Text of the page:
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Invasion of the vuvuzelas

Vuvuzelas are being mass produced in countries like China, which is bad news for Wyoming ears.
Vuvuzelas are being mass produced in countries like China, which is bad news for Wyoming ears.
AP Photo/Xinhua, Wang Dingchang

“Wyoming” and "World Cup" are proper nouns seldom heard or seen in the same sentence, although it has become recently clear that they actually have at least one thing in common aside from beginning with “W”.  Unfortunately, that commonality has less to do with sports and more to do with air.

The air in Wyoming is a frequent topic of conversation, or more accurately, it is the movement of air that creates abundant discussion.  This movement of air, or wind, motivates dialog that ranges from causation to curiosity to cussing.

“Looks like it’s going to blow up a storm,” or, “Wonder how long this wind will be with us?” or merely, “D--- wind,” are typical statements that can sometimes be heard above the roar of rushing air.  Mostly, wind is an accepted yet annoying reality for the Cowboy State.

Moving air has also been creating news at World Cup matches when it is forced simultaneously from a great many human lungs into devilish contraptions called vuvuzelas (voo’-voo-zay-lahs), thereby creating a collective sound similar to the racket that might be made by several billion very angry cicadas.  To be honest, vuvuzelas raise the question whether those blowing into them were deaf from birth, or are just no longer able to hear as a natural result of having “played” the “instrument” too near the ear for more than five minutes.

Sadly, the racket emanating from South Africa on television is destined to reach Wyoming ears without the need of broadcasting because young people here are now alerted to the fact that such an annoying noise-maker exists.  Simple economics will bring the vuvuzela to Wyoming as the principle of supply and demand plays out in the shopping areas of our cities.  We can only hope that roadside stands will not also spring up making this weapon of decibel destruction even more accessible.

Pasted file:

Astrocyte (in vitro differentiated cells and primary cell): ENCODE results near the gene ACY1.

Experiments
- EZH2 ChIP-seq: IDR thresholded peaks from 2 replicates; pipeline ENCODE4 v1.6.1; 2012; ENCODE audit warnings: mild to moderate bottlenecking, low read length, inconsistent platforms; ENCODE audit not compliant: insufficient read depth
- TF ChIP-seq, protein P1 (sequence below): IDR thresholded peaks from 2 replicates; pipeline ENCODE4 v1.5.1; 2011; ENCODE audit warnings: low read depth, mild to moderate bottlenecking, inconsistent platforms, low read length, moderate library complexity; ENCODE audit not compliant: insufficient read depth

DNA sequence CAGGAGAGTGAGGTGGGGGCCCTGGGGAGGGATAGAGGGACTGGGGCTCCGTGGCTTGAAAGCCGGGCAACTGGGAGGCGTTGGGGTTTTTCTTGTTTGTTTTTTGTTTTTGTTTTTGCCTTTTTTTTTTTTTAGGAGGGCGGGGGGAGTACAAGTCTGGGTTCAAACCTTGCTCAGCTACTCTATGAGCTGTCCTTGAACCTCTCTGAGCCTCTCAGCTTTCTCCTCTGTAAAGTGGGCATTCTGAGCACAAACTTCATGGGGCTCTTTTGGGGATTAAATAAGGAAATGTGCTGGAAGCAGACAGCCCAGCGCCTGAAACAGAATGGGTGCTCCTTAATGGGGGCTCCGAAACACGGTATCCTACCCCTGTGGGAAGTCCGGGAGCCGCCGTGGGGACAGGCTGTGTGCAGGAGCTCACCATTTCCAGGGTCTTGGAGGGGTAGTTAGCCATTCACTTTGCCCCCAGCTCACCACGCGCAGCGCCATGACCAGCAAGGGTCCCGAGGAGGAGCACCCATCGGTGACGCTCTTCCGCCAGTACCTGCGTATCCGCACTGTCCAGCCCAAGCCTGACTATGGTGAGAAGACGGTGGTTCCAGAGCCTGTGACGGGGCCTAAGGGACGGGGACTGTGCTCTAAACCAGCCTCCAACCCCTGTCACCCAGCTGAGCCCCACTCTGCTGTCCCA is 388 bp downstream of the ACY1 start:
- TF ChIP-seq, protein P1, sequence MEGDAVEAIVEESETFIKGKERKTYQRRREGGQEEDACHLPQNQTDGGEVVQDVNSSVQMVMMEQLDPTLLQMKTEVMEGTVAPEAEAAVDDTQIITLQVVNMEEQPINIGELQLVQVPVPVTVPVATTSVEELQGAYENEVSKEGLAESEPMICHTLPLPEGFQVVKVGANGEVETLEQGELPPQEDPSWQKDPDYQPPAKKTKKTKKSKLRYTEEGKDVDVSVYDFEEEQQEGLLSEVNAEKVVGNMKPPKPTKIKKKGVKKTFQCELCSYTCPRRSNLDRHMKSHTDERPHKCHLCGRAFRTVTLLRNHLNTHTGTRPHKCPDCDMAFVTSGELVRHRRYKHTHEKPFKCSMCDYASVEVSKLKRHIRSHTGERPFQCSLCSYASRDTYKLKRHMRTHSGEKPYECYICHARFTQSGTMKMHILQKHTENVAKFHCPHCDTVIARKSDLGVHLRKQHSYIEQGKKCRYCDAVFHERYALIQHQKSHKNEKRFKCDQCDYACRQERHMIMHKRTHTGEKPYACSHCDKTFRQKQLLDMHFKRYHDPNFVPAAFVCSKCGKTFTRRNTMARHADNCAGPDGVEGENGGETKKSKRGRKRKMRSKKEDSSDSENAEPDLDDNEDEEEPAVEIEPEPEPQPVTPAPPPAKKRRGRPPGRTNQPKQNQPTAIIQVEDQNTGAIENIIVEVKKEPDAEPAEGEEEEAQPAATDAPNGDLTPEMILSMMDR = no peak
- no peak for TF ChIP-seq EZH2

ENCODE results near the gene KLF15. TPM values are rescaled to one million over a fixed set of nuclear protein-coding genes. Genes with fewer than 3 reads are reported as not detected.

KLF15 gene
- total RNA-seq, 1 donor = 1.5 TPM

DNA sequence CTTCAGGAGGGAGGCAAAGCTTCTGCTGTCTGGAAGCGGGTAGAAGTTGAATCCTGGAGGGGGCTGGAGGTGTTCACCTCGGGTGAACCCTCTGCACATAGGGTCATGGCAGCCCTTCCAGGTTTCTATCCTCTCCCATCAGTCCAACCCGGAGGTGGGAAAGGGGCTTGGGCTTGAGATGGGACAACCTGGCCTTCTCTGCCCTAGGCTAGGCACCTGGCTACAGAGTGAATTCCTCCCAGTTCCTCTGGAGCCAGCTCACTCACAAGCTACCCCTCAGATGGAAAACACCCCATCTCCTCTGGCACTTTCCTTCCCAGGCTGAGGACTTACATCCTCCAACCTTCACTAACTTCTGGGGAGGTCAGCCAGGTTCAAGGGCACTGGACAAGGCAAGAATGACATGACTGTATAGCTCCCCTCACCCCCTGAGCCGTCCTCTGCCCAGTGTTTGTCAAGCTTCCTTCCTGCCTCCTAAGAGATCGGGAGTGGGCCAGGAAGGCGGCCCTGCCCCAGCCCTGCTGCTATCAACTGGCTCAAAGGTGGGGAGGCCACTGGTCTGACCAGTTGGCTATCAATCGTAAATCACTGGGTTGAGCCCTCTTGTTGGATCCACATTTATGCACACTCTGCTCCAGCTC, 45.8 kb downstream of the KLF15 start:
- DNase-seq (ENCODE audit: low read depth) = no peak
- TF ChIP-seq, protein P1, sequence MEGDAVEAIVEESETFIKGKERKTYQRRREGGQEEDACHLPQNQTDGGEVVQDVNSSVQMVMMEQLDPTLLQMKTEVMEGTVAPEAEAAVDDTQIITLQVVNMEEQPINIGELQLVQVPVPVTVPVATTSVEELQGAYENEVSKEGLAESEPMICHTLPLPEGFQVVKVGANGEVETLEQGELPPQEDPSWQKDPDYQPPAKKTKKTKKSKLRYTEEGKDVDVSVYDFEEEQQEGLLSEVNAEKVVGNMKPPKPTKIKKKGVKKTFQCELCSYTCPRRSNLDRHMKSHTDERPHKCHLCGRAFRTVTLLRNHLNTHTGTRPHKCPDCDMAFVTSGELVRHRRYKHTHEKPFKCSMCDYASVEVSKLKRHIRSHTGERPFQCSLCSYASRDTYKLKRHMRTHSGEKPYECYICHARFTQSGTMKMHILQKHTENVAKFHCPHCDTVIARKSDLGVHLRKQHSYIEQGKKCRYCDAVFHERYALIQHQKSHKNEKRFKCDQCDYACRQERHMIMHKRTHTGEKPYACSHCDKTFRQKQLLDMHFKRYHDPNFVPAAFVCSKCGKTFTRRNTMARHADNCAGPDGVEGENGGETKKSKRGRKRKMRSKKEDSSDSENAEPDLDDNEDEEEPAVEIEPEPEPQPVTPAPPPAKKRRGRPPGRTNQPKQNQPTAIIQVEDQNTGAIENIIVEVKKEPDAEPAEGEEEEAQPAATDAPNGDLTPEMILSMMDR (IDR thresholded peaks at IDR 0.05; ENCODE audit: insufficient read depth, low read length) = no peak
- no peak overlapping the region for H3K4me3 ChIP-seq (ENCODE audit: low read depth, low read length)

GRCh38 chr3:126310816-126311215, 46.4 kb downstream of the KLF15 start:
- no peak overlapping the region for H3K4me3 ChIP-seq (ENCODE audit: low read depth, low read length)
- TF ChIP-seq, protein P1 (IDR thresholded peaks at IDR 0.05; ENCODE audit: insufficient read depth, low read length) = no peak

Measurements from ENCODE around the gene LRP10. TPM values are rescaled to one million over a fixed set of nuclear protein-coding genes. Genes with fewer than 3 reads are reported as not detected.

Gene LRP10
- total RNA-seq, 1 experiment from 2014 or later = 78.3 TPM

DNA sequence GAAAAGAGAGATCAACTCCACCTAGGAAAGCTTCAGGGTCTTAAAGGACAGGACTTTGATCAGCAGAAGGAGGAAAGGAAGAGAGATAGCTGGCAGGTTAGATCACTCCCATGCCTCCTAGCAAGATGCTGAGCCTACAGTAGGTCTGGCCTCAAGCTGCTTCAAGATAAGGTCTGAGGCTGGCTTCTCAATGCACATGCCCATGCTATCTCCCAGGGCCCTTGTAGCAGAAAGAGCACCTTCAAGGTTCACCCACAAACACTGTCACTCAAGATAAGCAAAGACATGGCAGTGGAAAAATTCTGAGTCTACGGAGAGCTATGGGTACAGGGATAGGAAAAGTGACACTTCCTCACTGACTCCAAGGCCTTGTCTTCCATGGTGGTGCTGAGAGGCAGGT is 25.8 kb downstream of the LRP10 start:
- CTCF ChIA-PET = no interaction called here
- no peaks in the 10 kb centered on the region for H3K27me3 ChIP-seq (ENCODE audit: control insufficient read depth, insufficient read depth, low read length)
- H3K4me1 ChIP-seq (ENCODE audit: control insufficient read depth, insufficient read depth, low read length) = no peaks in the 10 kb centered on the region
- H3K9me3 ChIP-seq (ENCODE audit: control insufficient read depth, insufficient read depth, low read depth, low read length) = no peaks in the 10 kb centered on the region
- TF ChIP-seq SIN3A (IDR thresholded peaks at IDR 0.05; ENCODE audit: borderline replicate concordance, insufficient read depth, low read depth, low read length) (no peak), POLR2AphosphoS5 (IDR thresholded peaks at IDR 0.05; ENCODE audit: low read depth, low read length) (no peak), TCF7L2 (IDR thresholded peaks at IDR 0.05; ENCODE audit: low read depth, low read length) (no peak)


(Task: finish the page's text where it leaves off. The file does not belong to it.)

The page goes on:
Aside from kids wanting and buying vuvuzelas, they may also sell to a few grandparents who are out for revenge on children that were overly loud and/or ornery when being raised.  There may be a few long, slender packages delivered to unsuspecting households full of children by drive-by grandparents who will sanely choose not to stick around for the “music”.

At any rate, World Cup Soccer will most likely bring a new toy to Wyoming that people over thirty can forever dislike.  Simply stated, the wind that people in this state have long cursed will soon have an accomplice.  Wyoming will always have those days when the wind howls and simple, outdoor conversations become screaming matches.  In the near future, however, the serenity that used to accompany calm air will now be filled with the bothersome buzz that signals the insidious invasion of the vuvuzela.

To use those “W” nouns in the same sentence for a third time, Wyoming can thank the World Cup for the imminent assault of the vuvuzela and a subsequent increase of noise pollution. 

On second thought, thank you might not be the appropriate- or desired- choice of words.


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